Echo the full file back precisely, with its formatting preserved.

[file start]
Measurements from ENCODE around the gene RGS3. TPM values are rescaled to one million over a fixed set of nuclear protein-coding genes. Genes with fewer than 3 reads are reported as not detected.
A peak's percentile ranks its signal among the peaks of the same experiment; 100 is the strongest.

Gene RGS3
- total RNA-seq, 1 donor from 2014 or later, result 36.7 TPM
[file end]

Measurements from ENCODE around the gene RGS3. TPM values are rescaled to one million over a fixed set of nuclear protein-coding genes. Genes with fewer than 3 reads are reported as not detected.
A peak's percentile ranks its signal among the peaks of the same experiment; 100 is the strongest.

Gene RGS3
- total RNA-seq, 1 donor from 2014 or later, result 36.7 TPM